Cascade Lake Road from Crab Creek Road: Take Crab Creek Road (this road is also known as Kanuga Road in Henderson County should one be coming from Hendersonville). Turn onto Cascade Lake Road. Travel 1.2 miles. The road turns at a confusing junction with Hart Road. Hart Road is paved and goes to the right. Cascade Lake turns to gravel at this point and goes to the left. Remain on Cascade Lake Road. Travel 5 miles; this portion of the road is graveled. Note the nice waterfall at mile 3.0. At the 5 mile mark, the road turns into pavement. Travel .9 miles. Corn Mill Shoals Access Area is on the right. This route is the secondary route and takes significantly longer to travel. It is less than two vehicles wide most of the way, so take your time and be aware. I would not recommend this route except for the interesting features along the way (and, hey, I just like gravel roads), including Cascade Lake itself, lots of forest, and the waterfall mentioned above.
Blaze Markings: unblazed
Length: approximately .5 miles; exactly 2568’; note this is slightly longer than the distance of .4 miles given on the Friends of DuPont Forest trail map (rev. 2008); it is possible this difference is due to the .1 mile portion of the trail that leads to the loop and would not be counted if those making the map were not counting portions already hiked; note also that almost a mile, exactly 5135’, of Corn Mill Shoals Road Trail and about .1 mile, exactly 740’, of the Burnt Mountain Trail must be hiked to access the Nooks Trail. There and back distance is approximately 2.7 miles, exactly 14,318’.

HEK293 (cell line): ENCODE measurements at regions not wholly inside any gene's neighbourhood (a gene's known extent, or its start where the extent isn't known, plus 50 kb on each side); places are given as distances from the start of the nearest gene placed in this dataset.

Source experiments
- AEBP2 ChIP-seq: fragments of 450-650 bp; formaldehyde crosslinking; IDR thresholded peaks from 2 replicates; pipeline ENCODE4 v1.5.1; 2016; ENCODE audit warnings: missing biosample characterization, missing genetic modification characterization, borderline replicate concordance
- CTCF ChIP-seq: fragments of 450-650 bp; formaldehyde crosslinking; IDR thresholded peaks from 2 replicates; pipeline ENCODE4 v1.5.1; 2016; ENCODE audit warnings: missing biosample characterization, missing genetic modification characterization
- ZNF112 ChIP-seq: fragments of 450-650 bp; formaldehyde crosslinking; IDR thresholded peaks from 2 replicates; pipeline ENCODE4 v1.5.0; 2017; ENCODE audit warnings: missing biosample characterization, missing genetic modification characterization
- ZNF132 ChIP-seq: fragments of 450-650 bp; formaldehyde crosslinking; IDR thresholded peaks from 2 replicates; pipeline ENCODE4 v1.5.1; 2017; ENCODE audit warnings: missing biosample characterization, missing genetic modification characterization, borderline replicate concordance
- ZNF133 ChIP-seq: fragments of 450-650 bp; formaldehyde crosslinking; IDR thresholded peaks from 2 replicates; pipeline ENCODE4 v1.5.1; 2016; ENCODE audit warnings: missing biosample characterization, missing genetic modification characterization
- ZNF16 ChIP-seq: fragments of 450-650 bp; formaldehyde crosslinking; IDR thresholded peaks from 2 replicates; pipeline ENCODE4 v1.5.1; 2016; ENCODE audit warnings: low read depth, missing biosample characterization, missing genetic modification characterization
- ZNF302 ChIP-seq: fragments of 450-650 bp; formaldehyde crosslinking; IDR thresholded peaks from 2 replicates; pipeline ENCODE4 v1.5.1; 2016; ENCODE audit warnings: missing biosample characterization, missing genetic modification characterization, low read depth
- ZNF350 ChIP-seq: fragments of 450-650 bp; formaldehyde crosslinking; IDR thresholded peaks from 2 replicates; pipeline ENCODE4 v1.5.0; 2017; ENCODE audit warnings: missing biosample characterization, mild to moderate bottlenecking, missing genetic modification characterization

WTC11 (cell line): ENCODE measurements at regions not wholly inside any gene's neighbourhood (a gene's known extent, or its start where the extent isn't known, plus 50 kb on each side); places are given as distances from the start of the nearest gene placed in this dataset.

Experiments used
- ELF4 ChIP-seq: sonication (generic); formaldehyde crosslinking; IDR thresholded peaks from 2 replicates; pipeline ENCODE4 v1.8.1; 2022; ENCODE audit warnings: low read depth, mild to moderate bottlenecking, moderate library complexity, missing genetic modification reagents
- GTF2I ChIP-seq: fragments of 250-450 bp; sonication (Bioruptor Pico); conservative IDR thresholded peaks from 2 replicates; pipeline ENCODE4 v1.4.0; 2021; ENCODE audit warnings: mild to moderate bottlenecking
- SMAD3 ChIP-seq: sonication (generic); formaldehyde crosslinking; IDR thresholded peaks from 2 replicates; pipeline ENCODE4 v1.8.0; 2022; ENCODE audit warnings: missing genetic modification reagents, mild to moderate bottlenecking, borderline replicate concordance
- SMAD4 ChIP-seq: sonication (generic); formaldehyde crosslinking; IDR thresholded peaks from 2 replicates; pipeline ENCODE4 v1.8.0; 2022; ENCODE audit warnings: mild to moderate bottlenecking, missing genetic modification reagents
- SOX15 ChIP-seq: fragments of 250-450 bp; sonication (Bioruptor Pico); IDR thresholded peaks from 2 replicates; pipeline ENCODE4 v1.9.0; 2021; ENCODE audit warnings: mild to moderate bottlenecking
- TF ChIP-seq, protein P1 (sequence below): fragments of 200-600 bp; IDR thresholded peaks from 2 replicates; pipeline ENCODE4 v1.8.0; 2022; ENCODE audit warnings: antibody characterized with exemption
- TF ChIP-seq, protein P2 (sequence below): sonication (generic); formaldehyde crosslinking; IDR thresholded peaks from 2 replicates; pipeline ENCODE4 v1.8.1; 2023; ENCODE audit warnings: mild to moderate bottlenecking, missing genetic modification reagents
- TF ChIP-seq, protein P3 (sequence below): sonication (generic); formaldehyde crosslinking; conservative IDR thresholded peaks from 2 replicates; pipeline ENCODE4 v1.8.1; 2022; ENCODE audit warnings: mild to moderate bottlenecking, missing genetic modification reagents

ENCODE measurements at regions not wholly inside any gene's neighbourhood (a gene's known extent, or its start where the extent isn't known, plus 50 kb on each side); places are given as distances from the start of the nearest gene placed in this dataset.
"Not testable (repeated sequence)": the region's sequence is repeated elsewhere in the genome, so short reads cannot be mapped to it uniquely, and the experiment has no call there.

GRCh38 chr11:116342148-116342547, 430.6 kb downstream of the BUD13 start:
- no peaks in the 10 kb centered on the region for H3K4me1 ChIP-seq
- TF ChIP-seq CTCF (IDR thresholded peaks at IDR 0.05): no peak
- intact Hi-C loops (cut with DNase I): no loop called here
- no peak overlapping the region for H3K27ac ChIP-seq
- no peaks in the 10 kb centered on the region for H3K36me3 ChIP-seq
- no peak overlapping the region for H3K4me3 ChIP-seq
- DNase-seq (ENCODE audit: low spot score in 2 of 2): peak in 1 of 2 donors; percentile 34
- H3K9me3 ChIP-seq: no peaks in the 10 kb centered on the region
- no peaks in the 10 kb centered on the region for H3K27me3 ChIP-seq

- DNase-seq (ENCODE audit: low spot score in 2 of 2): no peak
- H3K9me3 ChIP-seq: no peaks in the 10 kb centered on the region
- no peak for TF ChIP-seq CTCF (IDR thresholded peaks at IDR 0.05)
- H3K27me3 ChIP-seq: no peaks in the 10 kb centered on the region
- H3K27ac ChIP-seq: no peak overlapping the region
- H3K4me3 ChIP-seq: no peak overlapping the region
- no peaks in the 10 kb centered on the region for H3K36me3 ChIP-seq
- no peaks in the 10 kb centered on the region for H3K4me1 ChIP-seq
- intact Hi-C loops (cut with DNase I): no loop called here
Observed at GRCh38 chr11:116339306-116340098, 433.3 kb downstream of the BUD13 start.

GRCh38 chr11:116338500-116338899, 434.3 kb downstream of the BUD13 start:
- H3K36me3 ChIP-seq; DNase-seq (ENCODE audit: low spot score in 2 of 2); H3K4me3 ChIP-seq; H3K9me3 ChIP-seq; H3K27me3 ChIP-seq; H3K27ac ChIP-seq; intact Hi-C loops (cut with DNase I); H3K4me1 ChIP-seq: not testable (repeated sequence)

Difficulty: Easy; this is the map designation. The trail itself is very easy. However, I rate this trail as Difficult due to significant elevation change as well as actual distance contained in the Corn Mill Shoals Road Trail and Burnt Mountain Trail necessary to access the trail.
View of the trial.
Photo by A. Scott Lavender